WASHINGTON (CN) - The Federal Communications Commission seeks comments on its plans to have texting service available for emergency 911 calls.
The FCC issued a request
for comments on proposed regulations that would require all text message providers to make 911 services available by the end of 2014.
A growing percentage of 911 calls originate on wireless networks, according to the FCC. One study found that 75 percent of 911 calls in California came from wireless phones, the FCC wrote.
Also, current trends in mobile wireless usage have shown movement from predominantly voice-driven communication to one based more on data transmissions, according to the FCC.
In December 2012, four of the largest phone providers agreed to provide text message 911 services by May of 2014. Trial programs in Tennessee and Vermont by AT&T were adopted in the past six months, the FCC wrote.
The FCC seeks comments on whether its timeframe for text providers is reasonable, especially for those other than the major companies such as Verizon, T-Mobile and Sprint.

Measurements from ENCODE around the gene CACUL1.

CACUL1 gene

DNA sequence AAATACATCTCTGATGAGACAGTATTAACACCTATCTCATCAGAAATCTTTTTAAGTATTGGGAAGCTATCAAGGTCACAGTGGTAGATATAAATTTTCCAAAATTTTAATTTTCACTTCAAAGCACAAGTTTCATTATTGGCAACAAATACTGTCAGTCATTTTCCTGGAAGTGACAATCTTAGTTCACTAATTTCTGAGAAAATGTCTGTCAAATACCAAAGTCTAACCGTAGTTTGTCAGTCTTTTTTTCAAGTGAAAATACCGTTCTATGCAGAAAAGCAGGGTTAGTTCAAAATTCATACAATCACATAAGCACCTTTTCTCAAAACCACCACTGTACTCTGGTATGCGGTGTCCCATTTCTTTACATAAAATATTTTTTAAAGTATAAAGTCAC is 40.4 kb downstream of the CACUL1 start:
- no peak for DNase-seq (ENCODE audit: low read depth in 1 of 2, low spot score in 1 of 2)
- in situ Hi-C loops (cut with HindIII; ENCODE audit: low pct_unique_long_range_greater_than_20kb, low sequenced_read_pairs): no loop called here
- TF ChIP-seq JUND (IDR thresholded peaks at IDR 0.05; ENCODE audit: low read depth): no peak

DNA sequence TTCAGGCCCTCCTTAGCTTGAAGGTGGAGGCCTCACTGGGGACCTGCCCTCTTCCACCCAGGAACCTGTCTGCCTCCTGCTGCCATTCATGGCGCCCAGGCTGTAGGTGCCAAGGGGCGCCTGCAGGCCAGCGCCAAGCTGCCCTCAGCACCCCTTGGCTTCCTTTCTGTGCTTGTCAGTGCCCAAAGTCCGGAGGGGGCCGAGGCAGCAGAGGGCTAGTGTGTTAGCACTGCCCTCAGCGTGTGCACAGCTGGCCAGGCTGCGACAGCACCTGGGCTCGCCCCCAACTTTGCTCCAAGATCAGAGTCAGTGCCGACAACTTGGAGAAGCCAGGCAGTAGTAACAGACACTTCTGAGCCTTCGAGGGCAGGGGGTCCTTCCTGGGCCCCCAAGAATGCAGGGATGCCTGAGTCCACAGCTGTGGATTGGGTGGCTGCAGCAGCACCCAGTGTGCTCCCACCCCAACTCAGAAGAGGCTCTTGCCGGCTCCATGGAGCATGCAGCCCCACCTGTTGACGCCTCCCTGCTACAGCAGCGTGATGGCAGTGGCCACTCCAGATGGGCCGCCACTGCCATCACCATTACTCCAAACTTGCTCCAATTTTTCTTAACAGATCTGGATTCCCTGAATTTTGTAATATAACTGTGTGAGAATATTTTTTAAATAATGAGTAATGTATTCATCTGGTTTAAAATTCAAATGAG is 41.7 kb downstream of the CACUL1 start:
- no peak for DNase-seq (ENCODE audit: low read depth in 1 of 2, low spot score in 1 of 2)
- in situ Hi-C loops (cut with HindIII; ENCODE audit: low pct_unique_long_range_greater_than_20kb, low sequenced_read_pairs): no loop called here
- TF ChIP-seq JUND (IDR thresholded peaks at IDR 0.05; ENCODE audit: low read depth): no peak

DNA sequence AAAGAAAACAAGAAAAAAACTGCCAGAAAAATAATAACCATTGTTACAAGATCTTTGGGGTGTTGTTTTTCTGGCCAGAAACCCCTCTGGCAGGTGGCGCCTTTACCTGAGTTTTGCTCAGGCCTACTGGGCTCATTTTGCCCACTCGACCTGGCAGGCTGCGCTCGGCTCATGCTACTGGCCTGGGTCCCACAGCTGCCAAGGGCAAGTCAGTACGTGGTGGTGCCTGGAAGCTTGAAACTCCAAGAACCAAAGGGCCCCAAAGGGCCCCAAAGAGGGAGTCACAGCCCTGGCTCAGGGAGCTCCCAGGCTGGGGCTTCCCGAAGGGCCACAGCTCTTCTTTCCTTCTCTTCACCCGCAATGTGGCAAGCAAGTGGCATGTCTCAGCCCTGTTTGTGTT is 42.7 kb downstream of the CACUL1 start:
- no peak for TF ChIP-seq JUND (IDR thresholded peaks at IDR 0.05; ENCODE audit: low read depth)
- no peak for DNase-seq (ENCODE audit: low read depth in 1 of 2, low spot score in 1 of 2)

Regarding smaller providers, and text carriers that only transmit messages within their own networks, the FCC seeks comments on the technical aspects of their 911 capabilities and the cost of making it available by the end of the year.
"We recognize ... there are many varieties of text messaging applications, and many more varieties are likely to develop," the FCC wrote.
"As these applications continue to grow in popularity, however, we expect that consumer habits will change, and with them, their expectations as to the functionality of these applications may also change. We seek comment on the varieties of messaging applications."
Comments are due by April 4.